Joint UK-Ireland funding to boost research of ocean wave breaking
UK’s Engineering and Physical Sciences Research Council (EPSRC) and Science Foundation Ireland (SFI) have awarded funding for a £1.1 million multi-institution project that aims to assist the development of offshore renewable energy in challenging sea conditions.
A joint project, led by Professor Ton van den Bremer and Dr Mark McAllister at the University of Oxford and Professor Frederic Dias at University College Dublin, will start in summer 2021 and will run for two-and-a-half years with the aim of improving the understanding of wave breaking in crossing-sea conditions, and therefore assisting the development of offshore renewable energy.
The team also includes Professor Thomas Adcock at the University of Oxford and a team of researchers from the Universities of Manchester, Edinburgh and Shanghai Jiao Tong University in China.
Breaking in crossing seas constitutes some of the harshest conditions for shipping and offshore renewable energy (ORE) design, according to the researchers.
The new project proposal was motivated by a recent case study of the famous Draupner rogue wave carried out by the same team. Freak waves are unexpectedly large in comparison to surrounding waves and often appear without warning, making them particularly hazardous to shipping.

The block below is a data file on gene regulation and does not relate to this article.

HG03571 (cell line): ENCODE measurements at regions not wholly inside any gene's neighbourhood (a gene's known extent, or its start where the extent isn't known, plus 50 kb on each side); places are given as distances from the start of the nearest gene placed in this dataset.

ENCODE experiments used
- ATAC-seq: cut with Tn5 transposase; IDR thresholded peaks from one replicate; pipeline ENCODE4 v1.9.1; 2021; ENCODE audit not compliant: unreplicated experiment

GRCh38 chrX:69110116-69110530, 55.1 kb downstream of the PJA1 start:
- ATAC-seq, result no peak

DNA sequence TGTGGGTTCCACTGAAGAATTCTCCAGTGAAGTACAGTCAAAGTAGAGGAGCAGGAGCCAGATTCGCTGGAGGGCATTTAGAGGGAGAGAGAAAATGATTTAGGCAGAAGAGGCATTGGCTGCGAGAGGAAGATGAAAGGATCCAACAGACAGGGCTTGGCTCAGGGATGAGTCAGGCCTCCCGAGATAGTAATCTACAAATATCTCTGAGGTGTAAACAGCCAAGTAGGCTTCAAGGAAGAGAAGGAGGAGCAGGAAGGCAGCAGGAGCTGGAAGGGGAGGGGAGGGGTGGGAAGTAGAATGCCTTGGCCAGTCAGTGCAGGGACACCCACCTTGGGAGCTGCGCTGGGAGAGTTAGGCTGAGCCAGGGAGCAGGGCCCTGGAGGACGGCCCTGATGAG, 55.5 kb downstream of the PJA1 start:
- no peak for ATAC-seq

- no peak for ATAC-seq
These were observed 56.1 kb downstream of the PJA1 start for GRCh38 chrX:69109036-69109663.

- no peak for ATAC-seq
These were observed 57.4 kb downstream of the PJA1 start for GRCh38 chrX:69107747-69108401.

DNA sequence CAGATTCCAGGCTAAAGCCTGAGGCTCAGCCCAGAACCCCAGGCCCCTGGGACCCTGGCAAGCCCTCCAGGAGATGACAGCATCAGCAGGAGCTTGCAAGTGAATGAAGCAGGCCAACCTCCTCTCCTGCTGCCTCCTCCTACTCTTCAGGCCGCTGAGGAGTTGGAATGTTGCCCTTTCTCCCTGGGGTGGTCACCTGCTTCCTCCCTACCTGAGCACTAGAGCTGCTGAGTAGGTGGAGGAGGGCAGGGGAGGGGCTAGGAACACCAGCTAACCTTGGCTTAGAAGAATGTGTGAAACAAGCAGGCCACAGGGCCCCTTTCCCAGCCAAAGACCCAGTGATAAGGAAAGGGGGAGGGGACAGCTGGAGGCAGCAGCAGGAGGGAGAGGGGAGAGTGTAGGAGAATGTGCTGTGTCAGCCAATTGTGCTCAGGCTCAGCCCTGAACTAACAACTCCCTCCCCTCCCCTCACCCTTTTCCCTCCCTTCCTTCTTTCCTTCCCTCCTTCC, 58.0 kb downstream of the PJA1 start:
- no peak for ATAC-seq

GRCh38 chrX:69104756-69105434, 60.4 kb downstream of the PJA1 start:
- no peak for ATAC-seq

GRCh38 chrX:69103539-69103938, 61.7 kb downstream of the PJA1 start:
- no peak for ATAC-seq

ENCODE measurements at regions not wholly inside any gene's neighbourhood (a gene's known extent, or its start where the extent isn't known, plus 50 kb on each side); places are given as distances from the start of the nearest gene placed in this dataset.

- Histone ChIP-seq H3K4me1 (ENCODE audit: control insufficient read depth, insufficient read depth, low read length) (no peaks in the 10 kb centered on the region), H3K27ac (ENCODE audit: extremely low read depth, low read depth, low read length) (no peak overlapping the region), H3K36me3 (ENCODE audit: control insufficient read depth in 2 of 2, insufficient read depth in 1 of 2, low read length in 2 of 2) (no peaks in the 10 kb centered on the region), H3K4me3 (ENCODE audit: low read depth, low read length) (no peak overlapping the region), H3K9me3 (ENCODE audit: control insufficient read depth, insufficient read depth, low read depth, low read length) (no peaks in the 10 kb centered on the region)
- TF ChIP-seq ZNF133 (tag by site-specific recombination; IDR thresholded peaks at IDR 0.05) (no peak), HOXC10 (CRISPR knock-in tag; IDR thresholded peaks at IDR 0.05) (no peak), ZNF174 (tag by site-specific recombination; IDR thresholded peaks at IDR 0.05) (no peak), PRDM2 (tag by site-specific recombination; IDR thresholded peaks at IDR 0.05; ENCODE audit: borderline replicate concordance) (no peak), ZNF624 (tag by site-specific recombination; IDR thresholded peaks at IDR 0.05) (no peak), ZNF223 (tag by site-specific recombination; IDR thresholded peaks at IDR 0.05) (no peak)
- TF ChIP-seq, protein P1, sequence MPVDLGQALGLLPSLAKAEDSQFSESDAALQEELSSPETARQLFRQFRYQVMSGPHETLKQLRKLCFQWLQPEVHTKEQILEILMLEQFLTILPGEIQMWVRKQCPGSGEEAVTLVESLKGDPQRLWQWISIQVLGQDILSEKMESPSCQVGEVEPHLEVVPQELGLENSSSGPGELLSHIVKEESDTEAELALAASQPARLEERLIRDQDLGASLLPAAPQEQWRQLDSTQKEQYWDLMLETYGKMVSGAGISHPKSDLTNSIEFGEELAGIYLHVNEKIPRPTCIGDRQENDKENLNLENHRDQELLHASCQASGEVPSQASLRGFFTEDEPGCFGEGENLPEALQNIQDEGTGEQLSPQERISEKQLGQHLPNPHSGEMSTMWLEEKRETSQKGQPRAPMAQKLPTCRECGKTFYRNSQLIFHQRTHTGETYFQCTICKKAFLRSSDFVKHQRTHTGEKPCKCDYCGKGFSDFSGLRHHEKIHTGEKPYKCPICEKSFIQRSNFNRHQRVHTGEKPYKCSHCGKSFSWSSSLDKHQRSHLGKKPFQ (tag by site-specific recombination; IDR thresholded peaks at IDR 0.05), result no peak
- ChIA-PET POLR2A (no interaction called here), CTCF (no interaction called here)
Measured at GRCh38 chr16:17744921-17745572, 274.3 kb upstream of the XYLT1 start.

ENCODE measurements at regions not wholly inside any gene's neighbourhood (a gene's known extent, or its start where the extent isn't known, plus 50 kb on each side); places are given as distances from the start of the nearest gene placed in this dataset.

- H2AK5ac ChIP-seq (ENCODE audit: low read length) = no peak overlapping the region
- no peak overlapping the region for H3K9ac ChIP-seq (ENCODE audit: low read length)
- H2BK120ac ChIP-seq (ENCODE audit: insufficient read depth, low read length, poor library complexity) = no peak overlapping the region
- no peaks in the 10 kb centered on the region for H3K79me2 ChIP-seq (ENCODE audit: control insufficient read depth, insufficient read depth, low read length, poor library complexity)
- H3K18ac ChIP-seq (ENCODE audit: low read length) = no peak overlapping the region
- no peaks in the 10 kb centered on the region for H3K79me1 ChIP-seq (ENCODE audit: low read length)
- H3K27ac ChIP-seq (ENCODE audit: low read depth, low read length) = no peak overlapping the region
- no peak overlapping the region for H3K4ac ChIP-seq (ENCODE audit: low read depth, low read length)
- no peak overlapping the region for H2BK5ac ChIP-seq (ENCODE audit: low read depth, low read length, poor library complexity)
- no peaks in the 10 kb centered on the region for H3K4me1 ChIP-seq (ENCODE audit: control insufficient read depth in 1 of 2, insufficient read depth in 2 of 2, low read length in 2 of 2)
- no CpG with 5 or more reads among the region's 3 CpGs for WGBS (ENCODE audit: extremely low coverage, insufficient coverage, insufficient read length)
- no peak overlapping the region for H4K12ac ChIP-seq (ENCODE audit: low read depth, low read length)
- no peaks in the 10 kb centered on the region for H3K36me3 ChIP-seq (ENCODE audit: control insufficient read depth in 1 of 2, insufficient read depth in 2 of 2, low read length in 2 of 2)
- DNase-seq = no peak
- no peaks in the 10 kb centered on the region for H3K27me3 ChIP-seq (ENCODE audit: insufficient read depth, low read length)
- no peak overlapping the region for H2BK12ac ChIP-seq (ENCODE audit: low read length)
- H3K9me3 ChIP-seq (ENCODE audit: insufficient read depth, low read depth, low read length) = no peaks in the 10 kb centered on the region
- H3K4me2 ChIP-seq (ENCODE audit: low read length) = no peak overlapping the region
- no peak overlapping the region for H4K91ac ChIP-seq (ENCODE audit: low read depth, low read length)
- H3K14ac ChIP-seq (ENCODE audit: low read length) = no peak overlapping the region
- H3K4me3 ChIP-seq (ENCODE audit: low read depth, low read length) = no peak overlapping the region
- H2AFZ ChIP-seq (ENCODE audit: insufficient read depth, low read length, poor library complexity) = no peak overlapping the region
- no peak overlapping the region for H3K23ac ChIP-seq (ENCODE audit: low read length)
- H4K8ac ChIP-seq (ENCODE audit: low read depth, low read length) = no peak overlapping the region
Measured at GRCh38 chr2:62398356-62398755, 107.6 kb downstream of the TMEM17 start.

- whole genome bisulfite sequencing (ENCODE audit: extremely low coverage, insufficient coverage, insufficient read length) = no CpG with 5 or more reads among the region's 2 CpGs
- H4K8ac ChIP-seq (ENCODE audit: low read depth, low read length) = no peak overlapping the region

The North Sea Draupner wave was the first freak wave to be detected by a measuring instrument, in January 1995, and was recorded at 25.6 metres.
The team’s study showed that waves breaking in ‘crossing sea’ conditions, where two groups of smaller waves intersect at 120 degrees, behave fundamentally differently. These conditions limit maximum wave height and dissipation much less than other sea types. As a consequence, existing breaking criteria that are used in wave forecasting tools and offshore design guidelines are invalid and unreliable in crossing seas, according to the researches.
Conditions in the seas around both the UK and Ireland offer potential for offshore renewable energy to make significant contributions to both countries’ national and international energy supply.
However, a key problem in developing such resources is designing against the harsh ocean environment that prevails in their territorial waters. The design challenge is even greater in China, where candidate sites for offshore wind farms are exposed to typhoons, in which crossing sea conditions are more likely to occur.
This project will involve industrial collaboration with DNV, an independent assurance and risk management company, and the European Centre for Medium-Range Weather Forecasts.
The team will implement newly developed wave breaking and dissipation criteria, appropriate for highly directionally spread and crossing-sea conditions, in wave forecasting tools and offshore design guidelines, while the insights will be disseminated through the Supergen ORE Hub.